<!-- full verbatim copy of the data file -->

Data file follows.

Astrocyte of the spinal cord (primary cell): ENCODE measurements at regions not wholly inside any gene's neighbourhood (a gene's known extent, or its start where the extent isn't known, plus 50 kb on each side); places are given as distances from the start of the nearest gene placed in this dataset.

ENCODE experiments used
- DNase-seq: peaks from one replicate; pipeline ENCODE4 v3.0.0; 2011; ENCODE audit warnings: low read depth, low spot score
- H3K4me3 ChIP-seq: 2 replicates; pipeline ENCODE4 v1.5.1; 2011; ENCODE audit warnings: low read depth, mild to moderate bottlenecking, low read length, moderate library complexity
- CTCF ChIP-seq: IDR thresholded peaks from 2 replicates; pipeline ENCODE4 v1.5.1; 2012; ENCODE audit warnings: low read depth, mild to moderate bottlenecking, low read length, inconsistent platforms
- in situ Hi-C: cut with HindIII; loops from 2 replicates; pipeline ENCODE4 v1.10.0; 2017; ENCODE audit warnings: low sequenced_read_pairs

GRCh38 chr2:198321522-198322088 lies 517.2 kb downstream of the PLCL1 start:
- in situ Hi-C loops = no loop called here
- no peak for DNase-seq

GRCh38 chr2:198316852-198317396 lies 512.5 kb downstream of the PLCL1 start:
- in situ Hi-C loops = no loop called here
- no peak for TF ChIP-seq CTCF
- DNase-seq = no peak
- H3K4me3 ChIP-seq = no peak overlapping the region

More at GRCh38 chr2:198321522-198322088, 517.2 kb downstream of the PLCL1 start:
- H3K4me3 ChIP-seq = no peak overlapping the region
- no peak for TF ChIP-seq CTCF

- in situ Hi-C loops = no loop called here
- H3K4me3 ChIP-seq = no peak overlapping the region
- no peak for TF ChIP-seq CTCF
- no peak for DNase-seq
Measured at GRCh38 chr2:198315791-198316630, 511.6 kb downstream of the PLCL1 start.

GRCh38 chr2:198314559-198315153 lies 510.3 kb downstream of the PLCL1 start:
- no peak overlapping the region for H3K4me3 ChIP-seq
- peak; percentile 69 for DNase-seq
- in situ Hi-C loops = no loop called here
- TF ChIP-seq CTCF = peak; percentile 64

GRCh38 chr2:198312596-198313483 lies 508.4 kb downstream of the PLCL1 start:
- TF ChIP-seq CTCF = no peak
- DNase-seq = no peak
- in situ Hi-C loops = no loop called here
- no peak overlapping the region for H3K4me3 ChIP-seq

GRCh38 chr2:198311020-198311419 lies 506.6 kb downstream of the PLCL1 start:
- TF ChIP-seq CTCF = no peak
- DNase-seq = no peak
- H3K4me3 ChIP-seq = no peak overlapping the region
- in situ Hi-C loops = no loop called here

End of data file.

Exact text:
Astrocyte of the spinal cord (primary cell): ENCODE measurements at regions not wholly inside any gene's neighbourhood (a gene's known extent, or its start where the extent isn't known, plus 50 kb on each side); places are given as distances from the start of the nearest gene placed in this dataset.

ENCODE experiments used
- DNase-seq: peaks from one replicate; pipeline ENCODE4 v3.0.0; 2011; ENCODE audit warnings: low read depth, low spot score
- H3K4me3 ChIP-seq: 2 replicates; pipeline ENCODE4 v1.5.1; 2011; ENCODE audit warnings: low read depth, mild to moderate bottlenecking, low read length, moderate library complexity
- CTCF ChIP-seq: IDR thresholded peaks from 2 replicates; pipeline ENCODE4 v1.5.1; 2012; ENCODE audit warnings: low read depth, mild to moderate bottlenecking, low read length, inconsistent platforms
- in situ Hi-C: cut with HindIII; loops from 2 replicates; pipeline ENCODE4 v1.10.0; 2017; ENCODE audit warnings: low sequenced_read_pairs

GRCh38 chr2:198321522-198322088 lies 517.2 kb downstream of the PLCL1 start:
- in situ Hi-C loops = no loop called here
- no peak for DNase-seq

GRCh38 chr2:198316852-198317396 lies 512.5 kb downstream of the PLCL1 start:
- in situ Hi-C loops = no loop called here
- no peak for TF ChIP-seq CTCF
- DNase-seq = no peak
- H3K4me3 ChIP-seq = no peak overlapping the region

More at GRCh38 chr2:198321522-198322088, 517.2 kb downstream of the PLCL1 start:
- H3K4me3 ChIP-seq = no peak overlapping the region
- no peak for TF ChIP-seq CTCF

- in situ Hi-C loops = no loop called here
- H3K4me3 ChIP-seq = no peak overlapping the region
- no peak for TF ChIP-seq CTCF
- no peak for DNase-seq
Measured at GRCh38 chr2:198315791-198316630, 511.6 kb downstream of the PLCL1 start.

GRCh38 chr2:198314559-198315153 lies 510.3 kb downstream of the PLCL1 start:
- no peak overlapping the region for H3K4me3 ChIP-seq
- peak; percentile 69 for DNase-seq
- in situ Hi-C loops = no loop called here
- TF ChIP-seq CTCF = peak; percentile 64

GRCh38 chr2:198312596-198313483 lies 508.4 kb downstream of the PLCL1 start:
- TF ChIP-seq CTCF = no peak
- DNase-seq = no peak
- in situ Hi-C loops = no loop called here
- no peak overlapping the region for H3K4me3 ChIP-seq

GRCh38 chr2:198311020-198311419 lies 506.6 kb downstream of the PLCL1 start:
- TF ChIP-seq CTCF = no peak
- DNase-seq = no peak
- H3K4me3 ChIP-seq = no peak overlapping the region
- in situ Hi-C loops = no loop called here